Prior to the 1900s, most barns were built with timber frames (also known as post and beam) forming very strong structures built to withstanding harsh storms and heavy loads of animal feed. Timber framing is the method of creating framed structures of heavy timber joined together with various joints. A timber frame barn is built to last a lifetime if not longer, but there are many things to consider when designing a barn.
Horse barns and stables often work on a 10×12 or 12×12 grid for interior stalls, tack rooms and wash stalls. Storing hay in the loft provides its own set of challenges. Years ago, people would just put up summer beams and timber joists and throw as much hay up in the loft as they could. Today, as with most everything that technology touches, hay bales are packed more compact and weigh much more than they did years ago as well as all the changes in building codes. It is now common practice to design a hay loft so that it can support a live load of 100 pounds per square foot. The intermediate posts that are next to the stall doors are increased in size as well as the trusses to help improve load carrying ability.
Authentic timber framing is an art that can be traced back many generations. Today, much of the work is still completed by hand, using traditional tools like chisels, mallets, and beetles. The timber girts, purlins, plates, and posts are joined with inadvertently cut interlocking joints crafted with tenons (tabs), mortises (slots) and wooden pegs called trunnels. There are several different types of joints used during the construction process. Most commonly used are the mortise and tenon joints, but there are many more like a double through mortise and tenon, brace mortise and tenon, dovetail, shouldered mortise and tenon and tongue and fork. Each type of joint has its own design purpose. Today, most timber frame structures are designed to use new CAD (Computer Aided Design) technology, this actually helps them design for and spread the load properly. Most rustic framed horse barns are constructed with Hemlock for country barns; and elegant stable frames out of smooth and highly finished Douglas Fir beams. Hemlock and Douglas Fir are the best types of wood species to use in your barn as they are less prone to rotting and because the horses do not like to curb on them (horses enjoy eating white pine like chocolate).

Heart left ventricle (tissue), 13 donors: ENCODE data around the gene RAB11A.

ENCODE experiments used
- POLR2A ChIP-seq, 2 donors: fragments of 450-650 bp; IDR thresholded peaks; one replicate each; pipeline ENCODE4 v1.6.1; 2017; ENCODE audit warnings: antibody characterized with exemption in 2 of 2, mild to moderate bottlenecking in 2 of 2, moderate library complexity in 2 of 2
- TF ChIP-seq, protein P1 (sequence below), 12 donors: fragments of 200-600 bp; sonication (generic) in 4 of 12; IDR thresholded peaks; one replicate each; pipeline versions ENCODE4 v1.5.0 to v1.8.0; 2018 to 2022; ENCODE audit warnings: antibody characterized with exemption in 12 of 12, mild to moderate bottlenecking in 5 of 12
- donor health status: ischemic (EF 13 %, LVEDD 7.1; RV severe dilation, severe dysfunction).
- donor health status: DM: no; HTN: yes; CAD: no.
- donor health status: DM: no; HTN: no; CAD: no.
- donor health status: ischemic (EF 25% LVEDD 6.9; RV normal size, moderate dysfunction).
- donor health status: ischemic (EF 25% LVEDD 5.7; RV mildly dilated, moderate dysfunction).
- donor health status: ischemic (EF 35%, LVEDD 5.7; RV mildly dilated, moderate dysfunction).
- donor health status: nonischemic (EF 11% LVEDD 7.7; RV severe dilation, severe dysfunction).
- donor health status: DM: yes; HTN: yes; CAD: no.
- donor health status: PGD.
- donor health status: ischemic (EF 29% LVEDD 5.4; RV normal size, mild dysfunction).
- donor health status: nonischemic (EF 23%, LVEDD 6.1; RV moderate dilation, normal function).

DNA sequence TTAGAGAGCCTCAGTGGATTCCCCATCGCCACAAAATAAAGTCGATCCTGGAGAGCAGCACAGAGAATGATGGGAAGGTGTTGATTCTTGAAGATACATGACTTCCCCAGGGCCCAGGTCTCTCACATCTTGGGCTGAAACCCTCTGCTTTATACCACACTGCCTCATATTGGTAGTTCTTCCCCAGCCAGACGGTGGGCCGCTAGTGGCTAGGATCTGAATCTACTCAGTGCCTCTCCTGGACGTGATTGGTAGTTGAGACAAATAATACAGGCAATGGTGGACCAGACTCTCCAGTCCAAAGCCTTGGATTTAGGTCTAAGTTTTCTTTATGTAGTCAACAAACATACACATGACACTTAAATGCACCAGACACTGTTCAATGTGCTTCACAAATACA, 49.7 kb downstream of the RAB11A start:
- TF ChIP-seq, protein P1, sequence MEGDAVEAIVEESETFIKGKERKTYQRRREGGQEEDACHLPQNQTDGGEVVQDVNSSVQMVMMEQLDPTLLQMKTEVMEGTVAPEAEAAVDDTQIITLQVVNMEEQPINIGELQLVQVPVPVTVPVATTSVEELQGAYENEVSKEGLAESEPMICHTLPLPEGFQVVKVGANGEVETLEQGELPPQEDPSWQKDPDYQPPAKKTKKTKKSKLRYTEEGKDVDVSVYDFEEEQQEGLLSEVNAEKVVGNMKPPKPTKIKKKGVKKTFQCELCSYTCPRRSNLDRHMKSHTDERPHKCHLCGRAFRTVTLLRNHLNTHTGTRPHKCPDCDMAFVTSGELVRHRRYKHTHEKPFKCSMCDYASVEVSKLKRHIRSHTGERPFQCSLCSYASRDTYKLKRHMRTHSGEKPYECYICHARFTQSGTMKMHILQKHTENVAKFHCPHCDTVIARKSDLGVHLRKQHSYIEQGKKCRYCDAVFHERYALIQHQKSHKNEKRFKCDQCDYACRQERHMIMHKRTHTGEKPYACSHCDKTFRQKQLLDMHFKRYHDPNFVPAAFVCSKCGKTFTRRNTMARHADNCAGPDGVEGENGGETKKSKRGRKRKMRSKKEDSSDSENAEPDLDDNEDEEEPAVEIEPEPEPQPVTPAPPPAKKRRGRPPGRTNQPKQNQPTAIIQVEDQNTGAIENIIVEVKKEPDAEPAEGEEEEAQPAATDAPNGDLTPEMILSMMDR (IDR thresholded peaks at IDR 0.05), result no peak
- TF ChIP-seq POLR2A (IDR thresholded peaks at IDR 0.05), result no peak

There is better way to celebrate the beauty of wood than to showcase it through the structure of your house or barn. The beauty and elegance of Timber Frame Construction methods have been in use for more than 2,000 years with some of the earliest examples dating back to ancient Roman and Egyptian civilizations. It is and elegant timeless classic style that has lived the ages.